• Yachmenev says:

      Fully agree here. I think BA: Act 1 shows a greater understanding of the genre, then most other kickstarted adventures. It was not perfect, but in terms of puzzle structure, characters and a worthwhile story, they did really well.

    • Pliqu3011 says:

      This.

  7. Curled Woofy says:

    I have to say the Double Fine bashing is getting tiresome. I think everybody knows by now that RPS is berry berry disappointed in DF.

    • Alec Meer says:

      Can I ask you to go back and read the article’s introduction very carefully and double-check it says what you thought it said? You will find that the actual criticism is very light. It may be that you read too fast, or it may be that you can’t abide any criticism of the game in question.

      • Curled Woofy says:

        The first sentence is what I call bashing, but ok, that’s subjective. I just feel that the game/DF is treated a bit unfairly on this site. Many, many Backers and other Players think that BA1 is a good (not brilliant or revolutionary) game, whereas the opinions on RPS just represent the “meh, but at least we got a documentary” side. I know that RPS covery always has been and will be subjective and opinionated, that’s why I read it every day, but the treatment of DF just doesn’t seem to be based in reality enough and too much in personal disappointment/grudge.

        • Kala says:

          That read to me as “I like that RPS presents personal opinions – that’s why I read it!” and “whoa hey, this thing over here, you’re being too personal with your disappointment”

          You also said you appreciate that such things are subjective, and then complained the treatment wasn’t grounded in reality. (the ‘reality’ presumably being the stuff you think about the game, rather than the stuff he thinks).

          Unless I’ve misread, you don’t appear to be being consistent in what you want.

      • Curled Woofy says:

        I think I know now what bothers me. The beginning seems to summarize the range of opinions on BA, but in reality .doesn’t even mention the big proportion of gamers who think that it’s good(Steam-Reviews very positive, Metacrictic 8.2, User-Score 7.8). The problem isn’t, that RPS doesn’t like it very much.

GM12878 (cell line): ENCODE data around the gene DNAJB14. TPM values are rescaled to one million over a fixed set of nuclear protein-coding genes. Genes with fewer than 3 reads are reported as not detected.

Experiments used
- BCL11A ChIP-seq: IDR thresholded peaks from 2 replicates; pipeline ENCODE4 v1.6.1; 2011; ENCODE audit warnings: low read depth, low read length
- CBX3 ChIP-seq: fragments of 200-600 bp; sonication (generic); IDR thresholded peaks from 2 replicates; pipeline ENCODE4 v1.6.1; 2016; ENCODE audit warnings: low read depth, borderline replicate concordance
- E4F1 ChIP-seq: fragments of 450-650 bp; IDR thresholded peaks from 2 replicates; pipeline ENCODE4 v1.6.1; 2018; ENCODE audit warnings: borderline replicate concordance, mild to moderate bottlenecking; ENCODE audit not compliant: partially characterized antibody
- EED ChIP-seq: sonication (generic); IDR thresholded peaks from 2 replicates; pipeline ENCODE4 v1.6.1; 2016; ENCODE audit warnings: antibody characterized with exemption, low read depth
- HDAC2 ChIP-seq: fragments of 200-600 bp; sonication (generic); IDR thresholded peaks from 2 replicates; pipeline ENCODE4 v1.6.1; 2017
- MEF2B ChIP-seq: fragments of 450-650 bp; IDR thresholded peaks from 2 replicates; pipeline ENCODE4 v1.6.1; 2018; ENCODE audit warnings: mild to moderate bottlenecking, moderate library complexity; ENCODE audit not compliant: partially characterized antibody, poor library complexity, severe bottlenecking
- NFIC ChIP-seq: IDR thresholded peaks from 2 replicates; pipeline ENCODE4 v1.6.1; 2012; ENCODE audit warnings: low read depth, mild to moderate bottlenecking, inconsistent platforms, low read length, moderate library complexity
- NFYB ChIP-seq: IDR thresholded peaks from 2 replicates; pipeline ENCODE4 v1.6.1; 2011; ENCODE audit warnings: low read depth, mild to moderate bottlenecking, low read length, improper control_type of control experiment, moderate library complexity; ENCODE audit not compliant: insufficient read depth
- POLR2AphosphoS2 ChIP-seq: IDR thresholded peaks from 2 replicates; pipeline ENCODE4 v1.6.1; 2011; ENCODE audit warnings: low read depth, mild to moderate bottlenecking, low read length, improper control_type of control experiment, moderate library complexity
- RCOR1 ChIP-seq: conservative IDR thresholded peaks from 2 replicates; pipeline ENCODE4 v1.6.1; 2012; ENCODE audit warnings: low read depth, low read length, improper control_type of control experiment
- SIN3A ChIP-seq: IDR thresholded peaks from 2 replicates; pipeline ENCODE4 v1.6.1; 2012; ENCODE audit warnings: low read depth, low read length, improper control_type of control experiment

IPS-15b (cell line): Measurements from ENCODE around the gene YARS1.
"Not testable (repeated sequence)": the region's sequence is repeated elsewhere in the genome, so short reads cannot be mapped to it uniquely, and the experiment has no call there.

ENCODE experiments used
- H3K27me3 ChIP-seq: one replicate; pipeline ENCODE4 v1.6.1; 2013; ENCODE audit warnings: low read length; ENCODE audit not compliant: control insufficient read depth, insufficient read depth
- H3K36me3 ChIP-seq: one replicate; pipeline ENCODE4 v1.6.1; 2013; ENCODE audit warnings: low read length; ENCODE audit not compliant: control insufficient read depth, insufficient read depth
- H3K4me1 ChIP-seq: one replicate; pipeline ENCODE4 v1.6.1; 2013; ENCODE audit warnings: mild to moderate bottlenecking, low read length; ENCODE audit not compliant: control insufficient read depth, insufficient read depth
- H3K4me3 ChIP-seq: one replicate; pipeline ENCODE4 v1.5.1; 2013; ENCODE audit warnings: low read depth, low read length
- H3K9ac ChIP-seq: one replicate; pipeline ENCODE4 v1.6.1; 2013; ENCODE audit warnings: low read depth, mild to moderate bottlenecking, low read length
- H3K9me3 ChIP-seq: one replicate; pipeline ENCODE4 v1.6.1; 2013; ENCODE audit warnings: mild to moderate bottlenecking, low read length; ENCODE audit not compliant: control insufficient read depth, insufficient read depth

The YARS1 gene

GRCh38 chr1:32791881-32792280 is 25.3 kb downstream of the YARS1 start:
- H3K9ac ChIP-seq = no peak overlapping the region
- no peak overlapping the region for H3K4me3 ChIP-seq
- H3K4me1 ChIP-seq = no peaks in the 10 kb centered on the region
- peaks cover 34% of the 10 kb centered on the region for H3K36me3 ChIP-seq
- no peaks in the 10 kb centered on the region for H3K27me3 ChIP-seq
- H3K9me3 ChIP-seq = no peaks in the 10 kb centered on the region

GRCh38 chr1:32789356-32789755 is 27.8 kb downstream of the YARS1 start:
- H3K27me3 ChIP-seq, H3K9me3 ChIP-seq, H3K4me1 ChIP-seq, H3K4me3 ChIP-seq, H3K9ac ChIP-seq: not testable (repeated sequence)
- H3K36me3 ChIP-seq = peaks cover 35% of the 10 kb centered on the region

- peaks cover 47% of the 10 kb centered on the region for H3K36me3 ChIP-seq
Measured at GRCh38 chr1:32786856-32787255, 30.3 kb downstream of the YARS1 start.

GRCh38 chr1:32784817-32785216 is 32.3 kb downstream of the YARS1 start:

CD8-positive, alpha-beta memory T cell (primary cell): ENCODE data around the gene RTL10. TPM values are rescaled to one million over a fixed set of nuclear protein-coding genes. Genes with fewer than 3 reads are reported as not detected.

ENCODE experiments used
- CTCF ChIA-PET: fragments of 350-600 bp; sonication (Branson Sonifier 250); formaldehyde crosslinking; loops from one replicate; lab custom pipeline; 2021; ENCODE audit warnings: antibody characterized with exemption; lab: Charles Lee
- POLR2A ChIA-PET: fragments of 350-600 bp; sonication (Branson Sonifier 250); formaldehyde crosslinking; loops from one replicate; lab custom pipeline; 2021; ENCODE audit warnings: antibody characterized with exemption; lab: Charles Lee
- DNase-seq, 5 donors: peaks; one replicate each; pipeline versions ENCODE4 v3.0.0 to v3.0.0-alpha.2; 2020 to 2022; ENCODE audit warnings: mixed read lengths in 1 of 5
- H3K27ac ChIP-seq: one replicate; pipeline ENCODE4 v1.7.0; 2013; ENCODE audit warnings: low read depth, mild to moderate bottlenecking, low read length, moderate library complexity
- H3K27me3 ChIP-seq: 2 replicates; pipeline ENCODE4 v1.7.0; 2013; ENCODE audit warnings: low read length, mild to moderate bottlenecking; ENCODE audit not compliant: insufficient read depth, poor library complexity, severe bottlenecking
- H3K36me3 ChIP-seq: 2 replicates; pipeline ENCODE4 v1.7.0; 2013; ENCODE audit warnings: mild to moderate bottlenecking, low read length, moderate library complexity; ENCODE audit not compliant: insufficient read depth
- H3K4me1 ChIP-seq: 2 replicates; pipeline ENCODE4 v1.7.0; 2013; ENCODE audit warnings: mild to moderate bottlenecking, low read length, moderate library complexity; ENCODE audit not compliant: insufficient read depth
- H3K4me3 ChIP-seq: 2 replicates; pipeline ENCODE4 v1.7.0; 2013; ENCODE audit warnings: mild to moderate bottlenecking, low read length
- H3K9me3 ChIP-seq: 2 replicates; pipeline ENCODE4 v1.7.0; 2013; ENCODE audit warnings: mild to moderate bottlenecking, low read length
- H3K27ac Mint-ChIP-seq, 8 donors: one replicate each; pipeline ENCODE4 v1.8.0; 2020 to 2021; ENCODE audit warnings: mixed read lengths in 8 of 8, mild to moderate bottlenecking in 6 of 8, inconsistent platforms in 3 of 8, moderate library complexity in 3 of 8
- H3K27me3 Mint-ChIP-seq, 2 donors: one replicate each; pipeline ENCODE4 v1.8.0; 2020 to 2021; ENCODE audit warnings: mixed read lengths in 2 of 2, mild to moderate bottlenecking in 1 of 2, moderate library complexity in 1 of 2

• Paroxysm says:

        If you have to keep asking people to go reread what you wrote, maybe your writing doesn’t carry the tone you intended it to.

        • Chirez says:

          That’s got to be a fair point. I read the first paragraph a few times, trying to work out what went wrong.
          I think its structure lends more weight to criticisms of the game, by placing them front and center, qualifying only further in. ‘ given the aesthetic quality of the game it’s not at all hard to see how the money got legitimately spent’ might be a clumsy way to acknowledge that the first sentence is not necessarily true.

          In full, and thoroughly parsed the paragraph is not technically critical, it just quacks like one that is.

      • Deano2099 says:

        I too am tired of the snide Double Fine bashing on RPS but I am not seeing it in this article…

    • Baines says:

      To me, RPS has been rather kind to Double Fine. Double Fine and Schafer have received better treatment than others like Molyneux or Ubisoft. It is more that Double Fine and Schafer aren’t in the “untouchable” category that RPS reserves for certain figures, so you do sometimes see posts that might imply that they’ve been less than perfect.

      • malkav11 says:

        I dunno. I still don’t get people who are upset over Broken Age. Adventure games are one of the most expensive genres to make, always have been, because they’re typically linear, story driven, and have very little room for reuse of assets. The game that was being proposed for $400k would have been very minimal. What we got is already well past that (and, to my tastes, very good), and the whole thing may be taking longer and more money than anticipated, for sure, but Act 2 is well underway and the documentary and otherwise open nature of their development process on this game make it clear that that’s so. And I have every expectation that Act 2 will cap off a great game. As Kickstarter game projects go, it seems well in the upper tier to me, still. This isn’t a Godus situation in the least. Or a That Which Happened (that didn’t happen), or a Haunts, or…

        Totally get the outcry over Spacebase DF-9, mind you.

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          basilisk says: